IOM: Chronic conditions a public health 'crisis'
Despite existing national initiatives to help patients with chronic illnesses, the Institute of Medicine (IOM) indicated in a report yesterday the industry still isn't doing enough for patients in what it calls a matter of public health.
IOM didn't recommend specific illnesses to target but did identify nine "exemplar" conditions that significantly affect the nation's health and economy: arthritis, cancer, chronic pain, dementia, depression, type 2 diabetes, post-traumatic disabling conditions, schizophrenia, and vision and hearing loss.
The costs of people with chronic illnesses such as these represent 75 percent of the $2 trillion in U.S. annual healthcare spending, according to the report.
Chronic conditions are reaching a boiling point, the IOM suggested. Calling it an "epidemic," IOM said chronic illness is steadily moving toward crisis proportions. "Yet maintaining or enhancing quality of life for individuals living with chronic illnesses has not been given the attention it deserves by health care funders, health systems, policy makers, and public health programs and agencies," the report summary states. "Moreover, the aging of the population will only increase coming challenges."
Although a range of public policies have helped individuals with chronic illness already, it's important to design and implement new public policies that further promote living well with chronic illnesses, according to the report. In recent decades, the focus has not only been for patients to live longer but also live well.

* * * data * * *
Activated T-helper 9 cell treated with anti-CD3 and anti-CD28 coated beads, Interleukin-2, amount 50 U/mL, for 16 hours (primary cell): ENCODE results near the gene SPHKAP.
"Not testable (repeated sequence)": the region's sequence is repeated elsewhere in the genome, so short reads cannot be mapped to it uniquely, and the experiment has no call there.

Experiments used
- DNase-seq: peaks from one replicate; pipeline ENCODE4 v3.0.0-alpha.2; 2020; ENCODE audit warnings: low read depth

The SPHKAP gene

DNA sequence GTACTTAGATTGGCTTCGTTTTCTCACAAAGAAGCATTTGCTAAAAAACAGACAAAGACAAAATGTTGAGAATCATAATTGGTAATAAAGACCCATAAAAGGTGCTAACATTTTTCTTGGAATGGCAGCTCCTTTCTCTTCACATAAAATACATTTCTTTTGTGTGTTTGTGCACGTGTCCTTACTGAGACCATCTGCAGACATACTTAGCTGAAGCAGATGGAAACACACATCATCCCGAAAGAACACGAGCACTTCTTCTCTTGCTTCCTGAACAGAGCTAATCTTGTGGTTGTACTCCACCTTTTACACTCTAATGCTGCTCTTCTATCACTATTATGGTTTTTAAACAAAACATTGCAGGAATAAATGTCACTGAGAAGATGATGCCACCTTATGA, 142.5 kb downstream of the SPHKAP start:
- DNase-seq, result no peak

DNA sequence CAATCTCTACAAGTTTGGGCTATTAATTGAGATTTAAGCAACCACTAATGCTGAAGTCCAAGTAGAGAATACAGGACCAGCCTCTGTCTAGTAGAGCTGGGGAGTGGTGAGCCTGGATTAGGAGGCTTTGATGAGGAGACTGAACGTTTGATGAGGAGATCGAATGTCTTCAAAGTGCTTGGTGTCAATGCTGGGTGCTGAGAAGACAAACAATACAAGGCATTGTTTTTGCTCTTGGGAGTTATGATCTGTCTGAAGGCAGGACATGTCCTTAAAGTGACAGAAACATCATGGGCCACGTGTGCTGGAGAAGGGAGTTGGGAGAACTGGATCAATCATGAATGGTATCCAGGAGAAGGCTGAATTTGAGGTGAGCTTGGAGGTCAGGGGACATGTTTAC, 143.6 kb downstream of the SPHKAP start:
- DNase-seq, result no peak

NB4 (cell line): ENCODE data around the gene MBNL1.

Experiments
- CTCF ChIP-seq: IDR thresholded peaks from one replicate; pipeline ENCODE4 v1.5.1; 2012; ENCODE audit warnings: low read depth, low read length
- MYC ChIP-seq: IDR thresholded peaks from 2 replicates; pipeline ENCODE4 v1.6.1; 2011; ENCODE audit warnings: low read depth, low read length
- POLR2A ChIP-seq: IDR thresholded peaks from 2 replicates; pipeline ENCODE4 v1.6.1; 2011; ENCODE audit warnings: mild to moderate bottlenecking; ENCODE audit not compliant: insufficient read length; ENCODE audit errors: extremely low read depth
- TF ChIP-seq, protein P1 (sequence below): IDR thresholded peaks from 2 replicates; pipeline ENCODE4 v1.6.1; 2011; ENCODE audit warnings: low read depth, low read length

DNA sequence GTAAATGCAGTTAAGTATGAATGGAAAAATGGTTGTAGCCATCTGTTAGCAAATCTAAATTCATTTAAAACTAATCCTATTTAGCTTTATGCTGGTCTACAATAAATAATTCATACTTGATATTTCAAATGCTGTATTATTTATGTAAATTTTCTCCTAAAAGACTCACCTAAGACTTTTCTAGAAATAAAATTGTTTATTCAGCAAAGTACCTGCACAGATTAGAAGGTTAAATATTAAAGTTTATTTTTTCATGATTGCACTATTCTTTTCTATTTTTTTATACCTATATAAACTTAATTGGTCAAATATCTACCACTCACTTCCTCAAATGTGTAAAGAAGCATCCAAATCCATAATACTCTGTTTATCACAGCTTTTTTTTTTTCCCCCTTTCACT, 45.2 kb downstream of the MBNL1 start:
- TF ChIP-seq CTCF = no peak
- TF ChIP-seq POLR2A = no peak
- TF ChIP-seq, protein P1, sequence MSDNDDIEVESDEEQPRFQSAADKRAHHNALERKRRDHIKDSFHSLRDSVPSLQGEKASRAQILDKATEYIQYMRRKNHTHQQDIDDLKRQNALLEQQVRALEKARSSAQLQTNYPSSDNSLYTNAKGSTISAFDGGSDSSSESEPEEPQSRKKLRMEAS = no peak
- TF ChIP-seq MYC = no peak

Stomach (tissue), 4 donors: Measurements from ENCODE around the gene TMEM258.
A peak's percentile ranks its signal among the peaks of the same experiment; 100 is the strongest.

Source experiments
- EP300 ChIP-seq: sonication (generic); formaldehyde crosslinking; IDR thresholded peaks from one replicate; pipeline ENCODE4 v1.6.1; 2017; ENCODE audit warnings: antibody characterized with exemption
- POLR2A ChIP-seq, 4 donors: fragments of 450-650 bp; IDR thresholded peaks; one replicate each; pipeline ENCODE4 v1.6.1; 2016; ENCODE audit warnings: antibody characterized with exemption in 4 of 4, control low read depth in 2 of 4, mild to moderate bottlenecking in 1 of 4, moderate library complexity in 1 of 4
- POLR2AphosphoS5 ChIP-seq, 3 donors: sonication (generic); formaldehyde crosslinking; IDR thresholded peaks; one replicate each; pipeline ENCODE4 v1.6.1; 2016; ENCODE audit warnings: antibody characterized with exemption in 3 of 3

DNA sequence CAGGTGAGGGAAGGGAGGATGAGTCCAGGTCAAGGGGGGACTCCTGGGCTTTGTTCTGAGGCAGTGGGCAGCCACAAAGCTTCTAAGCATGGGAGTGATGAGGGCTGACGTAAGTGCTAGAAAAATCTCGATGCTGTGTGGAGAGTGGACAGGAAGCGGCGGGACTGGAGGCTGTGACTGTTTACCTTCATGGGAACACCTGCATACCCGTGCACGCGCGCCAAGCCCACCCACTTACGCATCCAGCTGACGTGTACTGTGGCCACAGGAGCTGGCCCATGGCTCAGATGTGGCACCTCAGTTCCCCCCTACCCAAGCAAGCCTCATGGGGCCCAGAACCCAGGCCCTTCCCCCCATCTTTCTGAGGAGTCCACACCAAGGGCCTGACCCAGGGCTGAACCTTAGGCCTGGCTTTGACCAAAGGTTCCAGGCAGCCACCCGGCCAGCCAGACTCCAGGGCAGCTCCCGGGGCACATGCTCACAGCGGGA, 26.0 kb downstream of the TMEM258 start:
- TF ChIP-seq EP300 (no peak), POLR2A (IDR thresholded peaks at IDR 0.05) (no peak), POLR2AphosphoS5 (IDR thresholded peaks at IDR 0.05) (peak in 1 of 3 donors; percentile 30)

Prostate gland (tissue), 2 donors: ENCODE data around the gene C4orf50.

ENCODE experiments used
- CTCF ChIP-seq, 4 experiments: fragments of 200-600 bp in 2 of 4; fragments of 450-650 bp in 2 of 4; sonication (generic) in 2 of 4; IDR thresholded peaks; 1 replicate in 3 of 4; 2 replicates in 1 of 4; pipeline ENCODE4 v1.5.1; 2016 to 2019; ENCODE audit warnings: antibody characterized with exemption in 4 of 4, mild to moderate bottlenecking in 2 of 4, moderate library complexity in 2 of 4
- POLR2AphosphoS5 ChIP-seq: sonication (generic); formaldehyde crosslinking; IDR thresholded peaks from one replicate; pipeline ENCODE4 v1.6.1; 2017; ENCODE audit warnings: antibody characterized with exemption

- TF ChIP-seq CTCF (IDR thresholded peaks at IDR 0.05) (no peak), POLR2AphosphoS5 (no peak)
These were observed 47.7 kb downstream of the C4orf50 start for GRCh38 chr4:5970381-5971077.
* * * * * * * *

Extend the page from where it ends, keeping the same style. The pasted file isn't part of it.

The IOM committee pushed evidence-based interventions in community disease prevention, such as ending smoking, eating nutritious food and limiting weight gain, recommending that federal and state governments monitor progress through comprehensive surveillance. The IOM also recommended the U.S. Department of Health & Human Services support states in developing population strategies, as well as the Centers for Disease Control and Prevention selecting a variety of illnesses that merit public health action, paying attention not to duplicate existing efforts.
For more information:
- read the IOM report brief
- check out the IOM report (.pdf)
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